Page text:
Ohio’s Senate Bill 220, referred to as the Ohio Data Protection Act, is in effect. It was passed to incentivize companies to voluntarily adopt what’s been determined to be an appropriate cybersecurity program. Its approach offers a legal defense mechanism against lawsuits in exchange for implementation of a written cybersecurity framework.
“If you follow the rules and you take reasonable precautions to prevent a data breach, you’re afforded potentially monumental relief from a civil liability standpoint in the form of a first of its kind affirmative defense,” says Craig S. Horbus, partner, Corporate & Securities, Technology, at Brouse McDowell.
Smart Business spoke with Horbus about the law and how it affects Ohio businesses.
What are reasonable precautions?
Companies are given latitude through the law to determine what are their appropriate cybersecurity framework and protections. This takes into consideration the size and complexity of the business, the sensitivity of the information it possesses and/or controls, the cost involved and its available resources to determine the best fit.
Reasonable precaution is the new standard, which as of yet has no judicial challenge to define it more particularly. However, there are existing standards such as guidelines set by the National Institute of Standards and Technology (NIST) and the Center for Internet Security (CIS) as well as ISO/IEC-27001 information security management, HIPPA and other niche legal guidelines, that can be applied based upon the type of company and level of legally necessary data security compliance. Many companies that create, maintain and comply with NIST-based security protocols should qualify as having met reasonable precautions.
Companies that are active in e-commerce or hold any type of personally identifiable information should understand this law and take proactive steps to comply with it.
What constitutes an Ohio business and how many of them are within the law’s safe harbor of protection?
According to the statute, a covered entity is any business that accesses, maintains, communicates or processes personal information or restricted information in or through one or more systems, networks or services located in or outside of Ohio.
While the expectation is that major corporations are already in compliance, most small to midsize companies treat data security as an afterthought and are not up to minimum standards.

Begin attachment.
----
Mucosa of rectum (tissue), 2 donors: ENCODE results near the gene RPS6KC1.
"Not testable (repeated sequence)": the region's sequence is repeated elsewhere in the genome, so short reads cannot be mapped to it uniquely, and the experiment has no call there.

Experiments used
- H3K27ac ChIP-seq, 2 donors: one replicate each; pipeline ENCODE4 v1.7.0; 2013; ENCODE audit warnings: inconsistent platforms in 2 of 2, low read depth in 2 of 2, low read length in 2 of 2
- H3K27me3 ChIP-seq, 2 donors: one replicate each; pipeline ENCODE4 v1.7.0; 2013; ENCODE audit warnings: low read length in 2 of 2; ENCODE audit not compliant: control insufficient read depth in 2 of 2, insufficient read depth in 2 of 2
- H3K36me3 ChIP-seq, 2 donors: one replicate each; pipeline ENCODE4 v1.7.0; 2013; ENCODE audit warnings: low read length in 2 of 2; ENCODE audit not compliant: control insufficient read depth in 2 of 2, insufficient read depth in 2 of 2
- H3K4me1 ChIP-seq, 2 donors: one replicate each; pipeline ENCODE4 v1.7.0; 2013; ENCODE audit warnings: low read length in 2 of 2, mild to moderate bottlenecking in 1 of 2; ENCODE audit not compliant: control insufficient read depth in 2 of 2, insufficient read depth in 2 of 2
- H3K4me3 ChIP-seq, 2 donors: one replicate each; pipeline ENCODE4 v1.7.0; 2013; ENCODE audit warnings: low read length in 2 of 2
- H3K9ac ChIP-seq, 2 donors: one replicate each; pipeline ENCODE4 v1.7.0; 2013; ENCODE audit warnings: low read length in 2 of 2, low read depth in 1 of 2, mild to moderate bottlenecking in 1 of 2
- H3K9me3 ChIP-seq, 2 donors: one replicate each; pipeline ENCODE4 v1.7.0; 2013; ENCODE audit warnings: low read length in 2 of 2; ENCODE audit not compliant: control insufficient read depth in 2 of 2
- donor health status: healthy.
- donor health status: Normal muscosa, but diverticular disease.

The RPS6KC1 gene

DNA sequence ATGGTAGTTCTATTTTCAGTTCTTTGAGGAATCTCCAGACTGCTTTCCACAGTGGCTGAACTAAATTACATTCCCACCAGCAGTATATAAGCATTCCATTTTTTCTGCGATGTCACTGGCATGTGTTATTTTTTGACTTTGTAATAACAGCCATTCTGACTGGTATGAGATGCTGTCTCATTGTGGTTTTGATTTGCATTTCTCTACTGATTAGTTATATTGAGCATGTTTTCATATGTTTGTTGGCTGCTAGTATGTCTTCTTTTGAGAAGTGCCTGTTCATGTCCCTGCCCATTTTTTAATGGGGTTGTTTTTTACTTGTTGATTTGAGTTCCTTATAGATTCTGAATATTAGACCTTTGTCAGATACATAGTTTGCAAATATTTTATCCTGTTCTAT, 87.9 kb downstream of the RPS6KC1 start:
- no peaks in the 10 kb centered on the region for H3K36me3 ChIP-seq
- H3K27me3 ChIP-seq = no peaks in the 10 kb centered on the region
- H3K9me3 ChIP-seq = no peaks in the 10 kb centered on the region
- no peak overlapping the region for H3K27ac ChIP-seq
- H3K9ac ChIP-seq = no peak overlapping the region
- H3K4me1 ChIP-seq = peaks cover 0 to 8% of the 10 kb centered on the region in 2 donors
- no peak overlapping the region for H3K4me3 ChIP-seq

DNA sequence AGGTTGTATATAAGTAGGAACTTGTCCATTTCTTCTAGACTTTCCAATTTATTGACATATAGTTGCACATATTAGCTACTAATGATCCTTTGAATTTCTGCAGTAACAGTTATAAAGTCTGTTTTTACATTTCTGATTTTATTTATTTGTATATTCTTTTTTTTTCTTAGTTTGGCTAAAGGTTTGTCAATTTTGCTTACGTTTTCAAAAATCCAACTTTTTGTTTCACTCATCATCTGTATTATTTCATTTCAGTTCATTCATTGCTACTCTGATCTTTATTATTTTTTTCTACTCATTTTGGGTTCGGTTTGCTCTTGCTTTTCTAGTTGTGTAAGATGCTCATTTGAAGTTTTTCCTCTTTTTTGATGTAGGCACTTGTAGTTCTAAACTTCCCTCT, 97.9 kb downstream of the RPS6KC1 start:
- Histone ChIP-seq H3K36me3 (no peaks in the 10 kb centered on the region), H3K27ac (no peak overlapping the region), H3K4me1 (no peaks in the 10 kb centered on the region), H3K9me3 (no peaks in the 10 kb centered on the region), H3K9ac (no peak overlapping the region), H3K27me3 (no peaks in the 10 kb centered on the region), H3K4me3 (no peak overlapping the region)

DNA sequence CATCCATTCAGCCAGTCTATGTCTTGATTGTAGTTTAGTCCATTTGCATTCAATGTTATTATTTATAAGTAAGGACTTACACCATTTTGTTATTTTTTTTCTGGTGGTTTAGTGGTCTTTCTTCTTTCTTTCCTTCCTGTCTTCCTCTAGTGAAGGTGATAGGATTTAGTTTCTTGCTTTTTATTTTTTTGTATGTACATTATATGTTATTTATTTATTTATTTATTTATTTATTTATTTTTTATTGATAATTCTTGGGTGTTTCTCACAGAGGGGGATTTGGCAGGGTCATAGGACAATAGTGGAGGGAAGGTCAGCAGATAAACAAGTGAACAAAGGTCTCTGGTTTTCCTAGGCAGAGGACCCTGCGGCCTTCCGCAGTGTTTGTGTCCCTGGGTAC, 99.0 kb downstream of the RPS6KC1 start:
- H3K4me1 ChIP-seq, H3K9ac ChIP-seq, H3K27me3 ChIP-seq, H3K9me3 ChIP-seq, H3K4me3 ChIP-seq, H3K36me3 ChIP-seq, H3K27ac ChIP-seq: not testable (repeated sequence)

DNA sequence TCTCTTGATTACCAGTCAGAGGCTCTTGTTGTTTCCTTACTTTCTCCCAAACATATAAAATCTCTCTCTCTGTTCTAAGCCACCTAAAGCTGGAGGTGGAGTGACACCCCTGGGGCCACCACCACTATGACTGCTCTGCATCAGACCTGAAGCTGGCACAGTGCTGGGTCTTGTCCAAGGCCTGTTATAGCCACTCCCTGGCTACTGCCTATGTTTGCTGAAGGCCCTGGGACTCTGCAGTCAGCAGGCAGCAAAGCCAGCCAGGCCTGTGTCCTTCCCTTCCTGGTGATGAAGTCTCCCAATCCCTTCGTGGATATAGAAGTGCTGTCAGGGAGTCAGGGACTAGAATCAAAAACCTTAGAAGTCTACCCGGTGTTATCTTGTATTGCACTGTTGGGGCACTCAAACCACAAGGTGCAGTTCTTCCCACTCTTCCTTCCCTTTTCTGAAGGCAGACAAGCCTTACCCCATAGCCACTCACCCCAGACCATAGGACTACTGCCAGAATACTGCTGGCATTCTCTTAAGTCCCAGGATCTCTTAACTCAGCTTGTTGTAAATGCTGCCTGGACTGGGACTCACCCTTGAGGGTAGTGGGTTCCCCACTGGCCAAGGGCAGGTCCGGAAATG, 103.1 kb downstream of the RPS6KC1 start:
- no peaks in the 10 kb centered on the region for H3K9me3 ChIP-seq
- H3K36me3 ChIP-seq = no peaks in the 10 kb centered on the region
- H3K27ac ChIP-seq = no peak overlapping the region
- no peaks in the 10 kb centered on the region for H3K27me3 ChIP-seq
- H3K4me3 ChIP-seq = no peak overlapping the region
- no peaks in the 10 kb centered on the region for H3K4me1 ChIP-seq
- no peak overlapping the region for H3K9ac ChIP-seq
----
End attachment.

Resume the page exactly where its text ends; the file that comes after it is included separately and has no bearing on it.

What could happen to businesses that become victims of a data breach and have not taken reasonable precautions?
Failure to take the minimum requirements called for in the bill leaves a company at serious risk. A breach can mean more than losing money through civil torts. The fallout from a breach means damages that could impact thousands of victims and irreparable damage to a company’s reputation.
A data breach isn’t easy to clean up. It’s a problem that lasts for years. Stolen credit card information isn’t the worst of it.
Typically, those can be cancelled and charges reversed quickly. But hackers that take Social Security numbers and personally identifiable information will sit on that for years before attempting to use it, making it a problem that haunts a company for many years.
What is GDPR and how does it pertain to the new Ohio law?
General Data Protection Regulation (GDPR), which comes out of the European Union, went into effect in May 2018. It is focused not on the location of the company holding sensitive information, but on the location of the data. That has implications for organizations outside the EU that monitor, process or hold information that would be considered EU-based data. Many U.S.-based companies might be unaware that they’re impacted by the law.
Although not listed specifically under the Ohio law, arguably GDPR would qualify as one of the frameworks Ohio’s law seeks to encourage companies to comply with. Companies that are GDPR compliant, which is more far-reaching and provides a higher level of security compliance than many other laws and could become the benchmark, should be able to recognize it as their framework in order to achieve reasonable precautions under Ohio’s law.